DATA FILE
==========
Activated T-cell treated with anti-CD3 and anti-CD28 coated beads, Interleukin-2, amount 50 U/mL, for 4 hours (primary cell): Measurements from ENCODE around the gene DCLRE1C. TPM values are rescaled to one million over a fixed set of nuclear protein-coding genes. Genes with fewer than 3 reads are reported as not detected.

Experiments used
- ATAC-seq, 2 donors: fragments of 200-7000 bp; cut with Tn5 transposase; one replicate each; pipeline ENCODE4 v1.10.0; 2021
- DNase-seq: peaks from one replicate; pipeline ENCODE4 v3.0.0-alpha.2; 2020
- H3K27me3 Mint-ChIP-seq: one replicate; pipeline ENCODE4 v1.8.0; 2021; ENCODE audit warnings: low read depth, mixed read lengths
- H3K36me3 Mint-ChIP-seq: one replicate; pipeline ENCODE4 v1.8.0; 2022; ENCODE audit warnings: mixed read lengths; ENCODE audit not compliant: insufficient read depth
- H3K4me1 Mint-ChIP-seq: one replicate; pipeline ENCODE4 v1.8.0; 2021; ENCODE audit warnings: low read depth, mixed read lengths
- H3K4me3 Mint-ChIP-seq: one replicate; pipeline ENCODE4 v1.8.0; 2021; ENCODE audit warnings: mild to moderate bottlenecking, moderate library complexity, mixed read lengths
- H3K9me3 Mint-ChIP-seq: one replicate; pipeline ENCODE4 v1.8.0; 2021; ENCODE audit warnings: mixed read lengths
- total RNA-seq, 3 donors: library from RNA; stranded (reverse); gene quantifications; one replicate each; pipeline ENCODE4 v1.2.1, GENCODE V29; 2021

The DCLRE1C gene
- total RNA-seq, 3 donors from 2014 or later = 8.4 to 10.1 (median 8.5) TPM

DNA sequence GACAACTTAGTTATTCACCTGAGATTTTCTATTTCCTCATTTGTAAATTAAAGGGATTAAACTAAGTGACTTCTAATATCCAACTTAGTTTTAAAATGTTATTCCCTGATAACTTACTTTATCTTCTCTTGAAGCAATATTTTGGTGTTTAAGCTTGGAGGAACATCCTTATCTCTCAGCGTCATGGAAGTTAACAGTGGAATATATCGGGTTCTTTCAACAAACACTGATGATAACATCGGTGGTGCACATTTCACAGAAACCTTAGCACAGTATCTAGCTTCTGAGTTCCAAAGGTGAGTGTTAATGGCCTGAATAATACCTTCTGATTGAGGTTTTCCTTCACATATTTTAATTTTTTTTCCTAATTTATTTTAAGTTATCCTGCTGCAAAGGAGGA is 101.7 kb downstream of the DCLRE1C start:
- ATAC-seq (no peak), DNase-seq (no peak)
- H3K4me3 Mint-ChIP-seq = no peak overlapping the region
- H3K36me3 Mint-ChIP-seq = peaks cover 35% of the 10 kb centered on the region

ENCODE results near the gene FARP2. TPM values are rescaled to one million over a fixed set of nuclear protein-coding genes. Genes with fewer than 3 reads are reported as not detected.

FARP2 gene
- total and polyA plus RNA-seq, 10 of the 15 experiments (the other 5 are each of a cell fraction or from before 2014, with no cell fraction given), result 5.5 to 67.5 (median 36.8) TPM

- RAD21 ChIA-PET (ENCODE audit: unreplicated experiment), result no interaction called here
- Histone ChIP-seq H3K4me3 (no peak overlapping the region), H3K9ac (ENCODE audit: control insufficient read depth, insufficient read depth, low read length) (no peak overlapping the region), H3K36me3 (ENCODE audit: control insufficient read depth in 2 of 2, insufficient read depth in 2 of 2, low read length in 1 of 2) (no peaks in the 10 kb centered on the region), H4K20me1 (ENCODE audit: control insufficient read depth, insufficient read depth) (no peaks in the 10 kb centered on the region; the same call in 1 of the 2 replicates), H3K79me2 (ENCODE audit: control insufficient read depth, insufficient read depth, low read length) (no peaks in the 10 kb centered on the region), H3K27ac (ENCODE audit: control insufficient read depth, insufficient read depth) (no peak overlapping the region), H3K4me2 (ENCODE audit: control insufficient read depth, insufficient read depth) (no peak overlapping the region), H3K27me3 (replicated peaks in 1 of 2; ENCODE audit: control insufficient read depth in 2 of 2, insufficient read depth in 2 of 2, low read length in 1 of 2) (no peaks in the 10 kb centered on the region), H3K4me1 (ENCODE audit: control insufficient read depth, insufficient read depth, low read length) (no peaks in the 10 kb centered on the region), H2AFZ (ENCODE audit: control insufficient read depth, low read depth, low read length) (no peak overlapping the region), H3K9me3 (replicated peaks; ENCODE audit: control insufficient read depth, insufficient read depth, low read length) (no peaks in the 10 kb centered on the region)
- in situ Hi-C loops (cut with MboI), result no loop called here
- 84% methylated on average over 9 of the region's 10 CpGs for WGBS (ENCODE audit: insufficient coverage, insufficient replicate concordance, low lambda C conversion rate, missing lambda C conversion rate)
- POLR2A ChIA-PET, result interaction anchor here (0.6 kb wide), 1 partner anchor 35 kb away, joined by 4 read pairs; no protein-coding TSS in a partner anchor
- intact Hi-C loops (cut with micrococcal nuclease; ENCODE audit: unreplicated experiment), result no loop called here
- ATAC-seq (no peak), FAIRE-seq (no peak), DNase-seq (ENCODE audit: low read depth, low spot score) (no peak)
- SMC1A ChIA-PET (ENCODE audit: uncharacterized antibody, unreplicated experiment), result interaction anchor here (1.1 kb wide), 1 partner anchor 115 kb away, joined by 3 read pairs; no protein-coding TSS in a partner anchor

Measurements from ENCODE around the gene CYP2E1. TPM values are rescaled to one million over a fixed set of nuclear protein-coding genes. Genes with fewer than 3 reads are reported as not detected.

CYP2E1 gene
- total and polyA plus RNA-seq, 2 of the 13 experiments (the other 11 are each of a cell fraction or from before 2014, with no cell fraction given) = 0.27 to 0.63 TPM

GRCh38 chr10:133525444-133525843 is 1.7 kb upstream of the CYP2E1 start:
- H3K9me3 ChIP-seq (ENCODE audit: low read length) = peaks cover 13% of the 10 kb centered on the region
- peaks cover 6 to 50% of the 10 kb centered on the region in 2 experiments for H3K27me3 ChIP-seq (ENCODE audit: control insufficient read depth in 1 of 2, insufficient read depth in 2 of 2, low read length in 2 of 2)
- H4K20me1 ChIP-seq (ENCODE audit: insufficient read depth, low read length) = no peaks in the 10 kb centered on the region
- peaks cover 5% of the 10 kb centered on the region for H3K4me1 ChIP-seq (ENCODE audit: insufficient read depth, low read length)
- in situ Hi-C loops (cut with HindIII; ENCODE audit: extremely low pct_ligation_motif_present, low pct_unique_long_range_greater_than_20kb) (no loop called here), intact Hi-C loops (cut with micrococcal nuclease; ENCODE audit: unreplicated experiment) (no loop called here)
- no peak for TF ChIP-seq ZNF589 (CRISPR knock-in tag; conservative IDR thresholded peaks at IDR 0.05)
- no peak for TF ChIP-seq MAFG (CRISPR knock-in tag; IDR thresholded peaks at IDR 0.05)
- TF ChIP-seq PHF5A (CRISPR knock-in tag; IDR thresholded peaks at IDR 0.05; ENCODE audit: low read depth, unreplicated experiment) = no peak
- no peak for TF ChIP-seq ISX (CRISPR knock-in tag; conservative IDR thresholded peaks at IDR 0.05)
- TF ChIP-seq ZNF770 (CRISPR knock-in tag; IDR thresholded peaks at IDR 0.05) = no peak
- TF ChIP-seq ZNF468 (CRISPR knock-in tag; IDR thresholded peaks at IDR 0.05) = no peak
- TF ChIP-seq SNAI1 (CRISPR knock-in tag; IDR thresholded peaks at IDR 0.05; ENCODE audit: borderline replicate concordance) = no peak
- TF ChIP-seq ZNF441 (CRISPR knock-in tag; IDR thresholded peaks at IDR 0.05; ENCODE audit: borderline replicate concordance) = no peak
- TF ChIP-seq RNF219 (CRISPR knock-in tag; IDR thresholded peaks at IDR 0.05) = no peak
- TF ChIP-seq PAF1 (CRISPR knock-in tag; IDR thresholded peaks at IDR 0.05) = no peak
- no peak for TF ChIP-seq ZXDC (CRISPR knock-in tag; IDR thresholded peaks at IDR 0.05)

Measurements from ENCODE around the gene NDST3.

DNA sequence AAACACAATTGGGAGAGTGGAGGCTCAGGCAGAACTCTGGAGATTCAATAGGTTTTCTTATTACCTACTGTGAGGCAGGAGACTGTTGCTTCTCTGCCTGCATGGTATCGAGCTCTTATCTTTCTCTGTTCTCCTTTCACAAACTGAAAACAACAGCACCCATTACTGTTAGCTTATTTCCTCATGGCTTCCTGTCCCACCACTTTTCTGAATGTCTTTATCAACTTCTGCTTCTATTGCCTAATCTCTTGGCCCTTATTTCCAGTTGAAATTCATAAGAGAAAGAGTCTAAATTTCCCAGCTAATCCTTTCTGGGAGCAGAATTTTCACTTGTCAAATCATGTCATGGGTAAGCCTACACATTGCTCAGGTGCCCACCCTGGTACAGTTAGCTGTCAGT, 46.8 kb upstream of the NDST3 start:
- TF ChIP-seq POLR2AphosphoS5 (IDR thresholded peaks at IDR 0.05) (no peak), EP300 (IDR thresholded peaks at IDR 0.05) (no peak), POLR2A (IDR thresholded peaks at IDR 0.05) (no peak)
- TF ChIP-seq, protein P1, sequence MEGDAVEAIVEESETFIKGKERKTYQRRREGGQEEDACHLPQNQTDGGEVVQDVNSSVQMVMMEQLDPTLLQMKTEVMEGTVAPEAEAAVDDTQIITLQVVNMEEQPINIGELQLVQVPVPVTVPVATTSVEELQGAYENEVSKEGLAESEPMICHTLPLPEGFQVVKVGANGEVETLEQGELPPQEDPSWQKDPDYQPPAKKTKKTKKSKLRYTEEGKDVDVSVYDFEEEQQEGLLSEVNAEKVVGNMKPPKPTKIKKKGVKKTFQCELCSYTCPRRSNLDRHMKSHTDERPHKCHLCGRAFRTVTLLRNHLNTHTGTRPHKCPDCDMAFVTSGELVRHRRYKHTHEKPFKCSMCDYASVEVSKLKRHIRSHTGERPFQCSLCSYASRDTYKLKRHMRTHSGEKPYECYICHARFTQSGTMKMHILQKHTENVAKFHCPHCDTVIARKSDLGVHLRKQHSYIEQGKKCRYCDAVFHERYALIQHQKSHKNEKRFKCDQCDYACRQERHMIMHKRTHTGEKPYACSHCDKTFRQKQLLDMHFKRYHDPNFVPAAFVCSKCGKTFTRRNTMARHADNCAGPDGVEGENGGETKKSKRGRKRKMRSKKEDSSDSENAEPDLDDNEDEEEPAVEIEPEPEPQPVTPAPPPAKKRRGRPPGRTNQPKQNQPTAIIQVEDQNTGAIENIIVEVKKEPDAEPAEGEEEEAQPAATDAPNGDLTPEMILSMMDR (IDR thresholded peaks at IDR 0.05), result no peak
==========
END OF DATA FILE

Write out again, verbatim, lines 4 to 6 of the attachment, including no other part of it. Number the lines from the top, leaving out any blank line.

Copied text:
- DNase-seq: peaks from one replicate; pipeline ENCODE4 v3.0.0-alpha.2; 2020
- H3K27me3 Mint-ChIP-seq: one replicate; pipeline ENCODE4 v1.8.0; 2021; ENCODE audit warnings: low read depth, mixed read lengths
- H3K36me3 Mint-ChIP-seq: one replicate; pipeline ENCODE4 v1.8.0; 2022; ENCODE audit warnings: mixed read lengths; ENCODE audit not compliant: insufficient read depth